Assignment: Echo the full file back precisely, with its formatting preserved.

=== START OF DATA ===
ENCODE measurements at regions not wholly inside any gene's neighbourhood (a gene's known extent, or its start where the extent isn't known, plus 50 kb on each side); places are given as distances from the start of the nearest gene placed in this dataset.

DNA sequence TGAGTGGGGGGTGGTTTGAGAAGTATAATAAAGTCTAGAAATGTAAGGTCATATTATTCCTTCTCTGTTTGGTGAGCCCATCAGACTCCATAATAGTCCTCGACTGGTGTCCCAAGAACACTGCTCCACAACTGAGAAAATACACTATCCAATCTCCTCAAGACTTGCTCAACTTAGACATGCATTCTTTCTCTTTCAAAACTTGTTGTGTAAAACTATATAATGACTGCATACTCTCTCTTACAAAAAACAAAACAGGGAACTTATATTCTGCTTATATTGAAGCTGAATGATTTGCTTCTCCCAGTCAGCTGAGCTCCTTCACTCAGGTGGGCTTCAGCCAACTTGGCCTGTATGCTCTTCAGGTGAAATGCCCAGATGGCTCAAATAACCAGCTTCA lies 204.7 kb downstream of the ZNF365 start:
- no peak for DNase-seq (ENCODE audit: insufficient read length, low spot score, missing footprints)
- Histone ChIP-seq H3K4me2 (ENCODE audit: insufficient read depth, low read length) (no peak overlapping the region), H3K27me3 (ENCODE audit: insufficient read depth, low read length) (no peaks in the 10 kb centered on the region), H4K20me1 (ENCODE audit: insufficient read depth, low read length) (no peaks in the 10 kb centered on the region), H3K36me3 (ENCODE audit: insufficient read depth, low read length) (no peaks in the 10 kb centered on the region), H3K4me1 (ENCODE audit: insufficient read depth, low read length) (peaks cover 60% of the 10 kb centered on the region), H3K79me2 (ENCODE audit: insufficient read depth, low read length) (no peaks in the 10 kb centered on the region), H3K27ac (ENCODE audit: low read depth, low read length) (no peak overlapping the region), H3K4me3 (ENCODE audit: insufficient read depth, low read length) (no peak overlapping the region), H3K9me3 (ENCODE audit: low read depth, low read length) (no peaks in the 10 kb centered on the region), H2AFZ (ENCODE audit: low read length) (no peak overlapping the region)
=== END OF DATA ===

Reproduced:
ENCODE measurements at regions not wholly inside any gene's neighbourhood (a gene's known extent, or its start where the extent isn't known, plus 50 kb on each side); places are given as distances from the start of the nearest gene placed in this dataset.

DNA sequence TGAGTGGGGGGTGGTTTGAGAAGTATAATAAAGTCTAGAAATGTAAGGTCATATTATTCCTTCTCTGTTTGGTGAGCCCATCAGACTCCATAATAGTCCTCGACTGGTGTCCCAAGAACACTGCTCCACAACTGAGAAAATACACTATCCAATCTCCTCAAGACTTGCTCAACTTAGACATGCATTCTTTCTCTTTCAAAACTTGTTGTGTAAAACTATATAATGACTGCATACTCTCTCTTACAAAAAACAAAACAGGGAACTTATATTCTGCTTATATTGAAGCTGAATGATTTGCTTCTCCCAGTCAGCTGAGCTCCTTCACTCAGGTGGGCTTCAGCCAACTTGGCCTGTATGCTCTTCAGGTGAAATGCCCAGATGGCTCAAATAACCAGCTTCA lies 204.7 kb downstream of the ZNF365 start:
- no peak for DNase-seq (ENCODE audit: insufficient read length, low spot score, missing footprints)
- Histone ChIP-seq H3K4me2 (ENCODE audit: insufficient read depth, low read length) (no peak overlapping the region), H3K27me3 (ENCODE audit: insufficient read depth, low read length) (no peaks in the 10 kb centered on the region), H4K20me1 (ENCODE audit: insufficient read depth, low read length) (no peaks in the 10 kb centered on the region), H3K36me3 (ENCODE audit: insufficient read depth, low read length) (no peaks in the 10 kb centered on the region), H3K4me1 (ENCODE audit: insufficient read depth, low read length) (peaks cover 60% of the 10 kb centered on the region), H3K79me2 (ENCODE audit: insufficient read depth, low read length) (no peaks in the 10 kb centered on the region), H3K27ac (ENCODE audit: low read depth, low read length) (no peak overlapping the region), H3K4me3 (ENCODE audit: insufficient read depth, low read length) (no peak overlapping the region), H3K9me3 (ENCODE audit: low read depth, low read length) (no peaks in the 10 kb centered on the region), H2AFZ (ENCODE audit: low read length) (no peak overlapping the region)